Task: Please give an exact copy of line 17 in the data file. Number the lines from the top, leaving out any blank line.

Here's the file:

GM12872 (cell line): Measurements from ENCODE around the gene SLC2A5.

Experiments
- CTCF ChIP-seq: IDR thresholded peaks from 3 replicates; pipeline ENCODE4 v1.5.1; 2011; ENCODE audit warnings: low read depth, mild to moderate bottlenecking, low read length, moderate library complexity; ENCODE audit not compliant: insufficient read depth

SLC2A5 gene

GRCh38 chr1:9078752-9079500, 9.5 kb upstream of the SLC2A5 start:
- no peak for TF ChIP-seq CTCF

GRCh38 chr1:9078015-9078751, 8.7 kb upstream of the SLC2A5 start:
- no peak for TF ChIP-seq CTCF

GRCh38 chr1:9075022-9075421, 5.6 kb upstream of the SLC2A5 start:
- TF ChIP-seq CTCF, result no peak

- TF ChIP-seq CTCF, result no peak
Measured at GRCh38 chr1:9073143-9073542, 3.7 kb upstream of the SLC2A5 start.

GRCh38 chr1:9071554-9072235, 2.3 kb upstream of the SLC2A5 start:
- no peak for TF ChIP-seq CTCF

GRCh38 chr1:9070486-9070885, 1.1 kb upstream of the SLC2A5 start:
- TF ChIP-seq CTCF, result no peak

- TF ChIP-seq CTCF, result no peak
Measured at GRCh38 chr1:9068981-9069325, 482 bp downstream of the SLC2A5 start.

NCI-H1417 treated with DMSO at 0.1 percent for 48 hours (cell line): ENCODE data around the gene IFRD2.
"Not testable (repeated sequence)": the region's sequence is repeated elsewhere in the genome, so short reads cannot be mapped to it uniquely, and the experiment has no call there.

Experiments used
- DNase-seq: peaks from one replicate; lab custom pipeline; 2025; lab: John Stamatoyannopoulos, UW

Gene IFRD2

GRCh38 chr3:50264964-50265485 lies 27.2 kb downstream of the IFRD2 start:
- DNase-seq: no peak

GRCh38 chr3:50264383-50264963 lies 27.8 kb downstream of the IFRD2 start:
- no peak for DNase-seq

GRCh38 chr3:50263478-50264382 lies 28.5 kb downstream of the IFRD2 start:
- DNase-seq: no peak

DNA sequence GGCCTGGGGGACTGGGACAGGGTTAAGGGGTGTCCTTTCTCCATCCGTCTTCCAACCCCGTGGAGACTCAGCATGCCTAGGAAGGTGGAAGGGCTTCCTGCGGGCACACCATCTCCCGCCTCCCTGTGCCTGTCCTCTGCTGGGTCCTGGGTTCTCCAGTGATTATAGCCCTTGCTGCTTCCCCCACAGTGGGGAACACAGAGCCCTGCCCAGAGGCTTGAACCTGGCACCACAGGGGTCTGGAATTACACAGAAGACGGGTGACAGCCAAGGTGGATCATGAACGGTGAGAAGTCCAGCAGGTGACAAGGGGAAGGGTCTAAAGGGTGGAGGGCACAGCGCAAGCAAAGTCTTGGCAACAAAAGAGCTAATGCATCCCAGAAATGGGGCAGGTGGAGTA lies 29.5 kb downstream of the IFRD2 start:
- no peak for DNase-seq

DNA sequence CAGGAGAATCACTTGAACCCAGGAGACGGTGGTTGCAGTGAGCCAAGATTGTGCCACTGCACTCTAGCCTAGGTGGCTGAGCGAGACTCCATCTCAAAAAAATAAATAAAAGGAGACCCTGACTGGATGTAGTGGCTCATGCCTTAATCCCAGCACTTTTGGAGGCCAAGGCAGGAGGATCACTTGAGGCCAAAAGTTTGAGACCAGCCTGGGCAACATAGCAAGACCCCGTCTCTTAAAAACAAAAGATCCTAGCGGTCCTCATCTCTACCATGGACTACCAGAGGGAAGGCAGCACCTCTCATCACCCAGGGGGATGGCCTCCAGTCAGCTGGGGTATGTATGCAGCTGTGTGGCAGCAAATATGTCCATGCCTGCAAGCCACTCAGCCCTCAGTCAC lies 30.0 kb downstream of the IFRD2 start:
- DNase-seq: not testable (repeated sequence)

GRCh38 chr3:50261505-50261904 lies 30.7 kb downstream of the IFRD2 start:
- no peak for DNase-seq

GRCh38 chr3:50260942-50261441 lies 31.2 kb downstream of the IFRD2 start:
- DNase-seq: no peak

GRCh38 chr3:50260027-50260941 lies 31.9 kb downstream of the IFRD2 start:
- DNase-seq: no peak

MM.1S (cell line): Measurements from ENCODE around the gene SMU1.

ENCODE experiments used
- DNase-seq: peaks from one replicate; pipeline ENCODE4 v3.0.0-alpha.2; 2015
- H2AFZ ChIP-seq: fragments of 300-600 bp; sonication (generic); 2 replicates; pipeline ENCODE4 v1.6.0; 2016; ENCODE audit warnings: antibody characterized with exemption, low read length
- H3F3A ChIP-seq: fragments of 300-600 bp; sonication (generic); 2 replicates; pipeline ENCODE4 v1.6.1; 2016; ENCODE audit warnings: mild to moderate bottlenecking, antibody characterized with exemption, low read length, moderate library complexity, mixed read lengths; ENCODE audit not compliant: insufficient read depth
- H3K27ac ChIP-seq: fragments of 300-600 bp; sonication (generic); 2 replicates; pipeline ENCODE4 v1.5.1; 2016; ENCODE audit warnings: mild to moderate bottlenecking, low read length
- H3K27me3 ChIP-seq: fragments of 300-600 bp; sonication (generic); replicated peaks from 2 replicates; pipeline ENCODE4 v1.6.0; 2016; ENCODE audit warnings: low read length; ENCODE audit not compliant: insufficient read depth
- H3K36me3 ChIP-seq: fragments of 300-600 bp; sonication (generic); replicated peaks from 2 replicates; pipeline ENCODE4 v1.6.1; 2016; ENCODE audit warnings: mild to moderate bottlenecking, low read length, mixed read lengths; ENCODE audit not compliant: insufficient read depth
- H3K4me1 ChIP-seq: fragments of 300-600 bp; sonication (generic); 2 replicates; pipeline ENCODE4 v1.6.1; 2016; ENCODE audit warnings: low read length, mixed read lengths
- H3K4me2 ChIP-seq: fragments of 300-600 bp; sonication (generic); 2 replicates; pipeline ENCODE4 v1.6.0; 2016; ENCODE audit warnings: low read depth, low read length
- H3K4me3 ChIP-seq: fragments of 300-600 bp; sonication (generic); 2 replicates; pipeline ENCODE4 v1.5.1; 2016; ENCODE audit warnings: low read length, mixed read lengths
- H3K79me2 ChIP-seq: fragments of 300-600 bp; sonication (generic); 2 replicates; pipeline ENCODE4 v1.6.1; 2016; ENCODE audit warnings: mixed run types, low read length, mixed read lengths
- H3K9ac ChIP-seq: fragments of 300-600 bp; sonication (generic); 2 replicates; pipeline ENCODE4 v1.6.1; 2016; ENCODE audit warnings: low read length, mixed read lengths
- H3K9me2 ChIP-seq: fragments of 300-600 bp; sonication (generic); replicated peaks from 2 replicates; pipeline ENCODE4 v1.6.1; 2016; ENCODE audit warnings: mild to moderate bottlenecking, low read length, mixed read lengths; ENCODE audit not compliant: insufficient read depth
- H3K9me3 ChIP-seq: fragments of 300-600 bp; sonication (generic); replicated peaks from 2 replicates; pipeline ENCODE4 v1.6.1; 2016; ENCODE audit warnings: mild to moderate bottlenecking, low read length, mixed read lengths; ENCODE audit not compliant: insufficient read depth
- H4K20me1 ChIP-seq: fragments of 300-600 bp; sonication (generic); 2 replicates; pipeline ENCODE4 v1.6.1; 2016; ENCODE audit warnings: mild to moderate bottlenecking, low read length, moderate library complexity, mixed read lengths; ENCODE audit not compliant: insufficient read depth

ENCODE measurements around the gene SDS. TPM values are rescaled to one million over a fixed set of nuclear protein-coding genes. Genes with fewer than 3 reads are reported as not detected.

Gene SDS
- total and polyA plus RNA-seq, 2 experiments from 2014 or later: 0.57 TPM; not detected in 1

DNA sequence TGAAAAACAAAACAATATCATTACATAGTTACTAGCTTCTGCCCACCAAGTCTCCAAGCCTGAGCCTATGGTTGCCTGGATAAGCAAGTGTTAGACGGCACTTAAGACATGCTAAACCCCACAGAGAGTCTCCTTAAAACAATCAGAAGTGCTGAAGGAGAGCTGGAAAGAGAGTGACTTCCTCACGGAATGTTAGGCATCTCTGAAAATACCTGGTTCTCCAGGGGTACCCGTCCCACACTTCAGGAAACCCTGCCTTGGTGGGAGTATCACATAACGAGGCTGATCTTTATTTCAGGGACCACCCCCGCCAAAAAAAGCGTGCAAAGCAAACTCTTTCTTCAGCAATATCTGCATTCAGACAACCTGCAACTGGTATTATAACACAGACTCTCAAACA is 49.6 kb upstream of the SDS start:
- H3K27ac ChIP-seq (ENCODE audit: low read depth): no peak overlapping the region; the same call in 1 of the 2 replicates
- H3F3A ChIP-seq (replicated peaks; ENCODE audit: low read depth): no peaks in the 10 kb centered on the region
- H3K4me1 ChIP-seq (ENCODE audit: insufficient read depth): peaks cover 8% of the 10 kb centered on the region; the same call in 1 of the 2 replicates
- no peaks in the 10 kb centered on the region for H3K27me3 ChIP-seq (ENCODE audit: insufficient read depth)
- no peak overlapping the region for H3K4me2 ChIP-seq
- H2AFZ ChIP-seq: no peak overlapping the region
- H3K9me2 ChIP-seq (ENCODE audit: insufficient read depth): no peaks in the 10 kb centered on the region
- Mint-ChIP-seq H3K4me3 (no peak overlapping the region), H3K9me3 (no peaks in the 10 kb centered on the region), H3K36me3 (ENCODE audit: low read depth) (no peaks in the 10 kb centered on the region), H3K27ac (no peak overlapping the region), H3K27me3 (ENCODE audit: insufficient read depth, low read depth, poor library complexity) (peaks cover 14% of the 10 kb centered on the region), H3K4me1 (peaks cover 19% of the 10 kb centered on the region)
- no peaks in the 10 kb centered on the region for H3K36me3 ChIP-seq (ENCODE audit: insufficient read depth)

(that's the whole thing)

- TF ChIP-seq CTCF, result no peak